Liberty In NYC, Smaller Bonuses, Liberty at Center of Profit Plan, JFK Jr.'s Jeep

Date 2001/3/10 0:00:00 | Topic: Liberty

Various notes from around the Jeep world...

Jeep Liberty at New York Auto Show

Land Rover will unveil its new off-roader, the Freelander, to the North American market, and Jeep will show its new Liberty at the Show.

The 2001 New York International Auto Show opens for a special public Sneak Preview on Friday, April 13 from 1:00 - 8:00 p.m. Following the preview, the Show continues from Saturday, April 14 through Sunday, April 22. Prior to the public opening, the Show welcomes media and industry during its annual Press Preview, April 11 and 12.

Jeep Factory Annual Bonus Check Much Lower

From The Toledo Blade:

Profit-sharing checks for Toledo Jeep and other DaimlerChrysler AG hourly workers are expected to average $375 this year, down from $8,100 last year, a disappointment to many local workers.

"Sometimes it comes to an end, I guess," said Jim Eck, a Toledoan who has been employed at Toledo Jeep for 17 years. Outside of the plant, he said he had expected this yearís check to be at least a quarter of last yearís. He plans to invest less in his retirement accounts than he would have if the bonus were larger.

Marc Cespuglio, a 22-year Toledo Jeep employee, said he usually takes a vacation and renovates part of his Swanton Township home with his bonus check.

"Iíll be staying home this year. No vacation," he said.

Doug Fisher, a 25-year Toledo Jeep factory worker, said the lower checks, at the same time that the companyís unionized workers in Germany are getting higher checks, "puts a bad taste in our mouth."

Jeep worker Kimberley Toensing said the profit-sharing amount seems disheartening when she thinks about some of the deals top executives have negotiated. The single mother from Toledo, who has been employed at Jeep for almost eight years, said she usually puts her check in a savings account as an emergency fund. She is thankful for a company-paid program that pays her tuition to study horticulture at Owens Community College.

"I guess if people keep jobs, then itís not so hard to take," she said.

Richard Gartee, an 18-year Jeep employee, said local plant workers have been lucky to have their profit-sharing. GM workers last year received about $1,775, or only about 20 percent of what Daimlerís U.S. workers received. Workers shouldnít complain if they havenít prepared, he said.

Liberty At Center of Profit Plan

From The Toledo Blade:

DaimlerChrysler AGís ailing U.S. unit will become marginally profitable in 2002 under a three-year turnaround plan that will cost up to $3.9 billion, or three times as much as the Chrysler, Dodge, and Jeep brands lost in last yearís fourth quarter, the German automaker announced yesterday.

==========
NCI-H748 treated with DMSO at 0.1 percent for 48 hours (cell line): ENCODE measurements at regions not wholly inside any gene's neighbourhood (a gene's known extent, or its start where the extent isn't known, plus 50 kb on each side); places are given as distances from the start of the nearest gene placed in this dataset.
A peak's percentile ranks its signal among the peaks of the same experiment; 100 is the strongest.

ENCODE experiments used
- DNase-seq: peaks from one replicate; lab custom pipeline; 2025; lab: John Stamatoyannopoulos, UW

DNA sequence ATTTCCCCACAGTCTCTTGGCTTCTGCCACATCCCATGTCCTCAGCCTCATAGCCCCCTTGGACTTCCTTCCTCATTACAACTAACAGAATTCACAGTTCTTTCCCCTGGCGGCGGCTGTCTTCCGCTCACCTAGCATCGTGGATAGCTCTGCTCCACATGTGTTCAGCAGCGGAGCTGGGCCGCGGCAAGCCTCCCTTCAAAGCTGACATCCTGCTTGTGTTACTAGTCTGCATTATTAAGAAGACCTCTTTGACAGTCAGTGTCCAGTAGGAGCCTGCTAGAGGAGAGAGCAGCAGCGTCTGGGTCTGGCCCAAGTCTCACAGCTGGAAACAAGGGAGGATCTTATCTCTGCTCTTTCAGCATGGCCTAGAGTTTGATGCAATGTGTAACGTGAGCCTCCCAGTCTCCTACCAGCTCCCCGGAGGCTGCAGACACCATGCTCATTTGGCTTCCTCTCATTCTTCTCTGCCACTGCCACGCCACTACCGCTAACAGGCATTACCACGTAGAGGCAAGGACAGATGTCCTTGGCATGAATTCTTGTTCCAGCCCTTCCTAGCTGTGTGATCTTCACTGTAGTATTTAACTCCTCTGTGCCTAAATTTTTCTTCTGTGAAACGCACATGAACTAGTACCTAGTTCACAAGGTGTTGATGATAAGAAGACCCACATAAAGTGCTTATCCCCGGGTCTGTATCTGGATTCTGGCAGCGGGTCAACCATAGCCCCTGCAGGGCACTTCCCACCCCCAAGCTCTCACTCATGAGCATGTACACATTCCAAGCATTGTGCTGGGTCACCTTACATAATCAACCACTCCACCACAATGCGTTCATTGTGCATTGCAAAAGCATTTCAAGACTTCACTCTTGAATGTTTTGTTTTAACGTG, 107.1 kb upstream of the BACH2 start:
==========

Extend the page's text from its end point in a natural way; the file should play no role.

The expected success of the Toledo-built Jeep Liberty, the first saleable versions of which will be made this spring, are among the keys to the Chrysler unit having an operating profit of $2 billion in 2003. The SUV is to be at dealerships by this summer.

Also, DaimlerChrysler expects to share car underbodies and major parts with partner Mitsubishi Motors Corp., said Chrysler unit chief Dieter Zetsche, who remained vague about the possibility of a similar arrangement with Jeeps and other light trucks.

By cutting 26,000 jobs, closing six factories, scaling back production of the Toledo-made Jeep Wrangler and other vehicles, giving dealers bonuses based on sales, and slashing supplier costs by 15 percent - all of which were previously announced - the Chrysler unit will make an $8.1 billion improvement in 2003ís operating profits, Mr. Zetsche said yesterday in Germany at a news conference broadcast to the firmís U.S. headquarters in Auburn Hills.

"We are confident that we will deliver what we promise today," the Chrysler unit president and chief executive said. "We think that we are blessed with a very strong product portfolio and promising new launches within that time frame."


The Chrysler unit repeatedly has touted its hopes for the Liberty and its new $750 million Chrysler Drive factory, which incorporates some Mercedes-Benz technology and could house expanded production or a second vehicle. Still, even with the Liberty, the 5,000-employee Toledo Jeep Assembly Plant could have layoffs after Cherokee production ceases and Wrangler output is reduced.

And the Liberty, some analysts say, will go up against some tough competition in the United States from the Ford Escape, Toyota RAV4, Honda CR-V, Nissan Xterra, upcoming Saturn Vue, and other compact SUVs. Higher gas prices and other concerns mean Europe wonít be fertile ground for the Liberty, which will cost about $2,500 more to build than a Cherokee, said Jim Collins, an auto analyst with UBS Warburg in London.

JFK Jr's Jeep

Want to own a piece of history? How about JFK Jr's Jeep Wrangler? Here's the link to it on eBay...


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